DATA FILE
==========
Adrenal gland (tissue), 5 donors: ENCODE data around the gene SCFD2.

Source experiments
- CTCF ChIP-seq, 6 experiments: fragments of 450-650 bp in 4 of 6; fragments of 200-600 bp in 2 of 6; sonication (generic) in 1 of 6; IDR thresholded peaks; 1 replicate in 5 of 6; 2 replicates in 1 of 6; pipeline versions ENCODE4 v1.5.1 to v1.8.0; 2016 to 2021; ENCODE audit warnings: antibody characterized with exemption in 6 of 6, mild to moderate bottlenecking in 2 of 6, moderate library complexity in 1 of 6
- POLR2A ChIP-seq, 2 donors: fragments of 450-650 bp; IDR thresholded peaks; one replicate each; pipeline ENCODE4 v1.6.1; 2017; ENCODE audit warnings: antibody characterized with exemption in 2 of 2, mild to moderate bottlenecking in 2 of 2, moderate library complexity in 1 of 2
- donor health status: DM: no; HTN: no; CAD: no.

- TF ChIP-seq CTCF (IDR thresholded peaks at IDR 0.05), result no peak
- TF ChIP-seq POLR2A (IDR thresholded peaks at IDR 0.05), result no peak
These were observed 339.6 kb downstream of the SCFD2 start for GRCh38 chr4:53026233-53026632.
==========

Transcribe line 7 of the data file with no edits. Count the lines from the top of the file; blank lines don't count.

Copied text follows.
- TF ChIP-seq POLR2A (IDR thresholded peaks at IDR 0.05), result no peak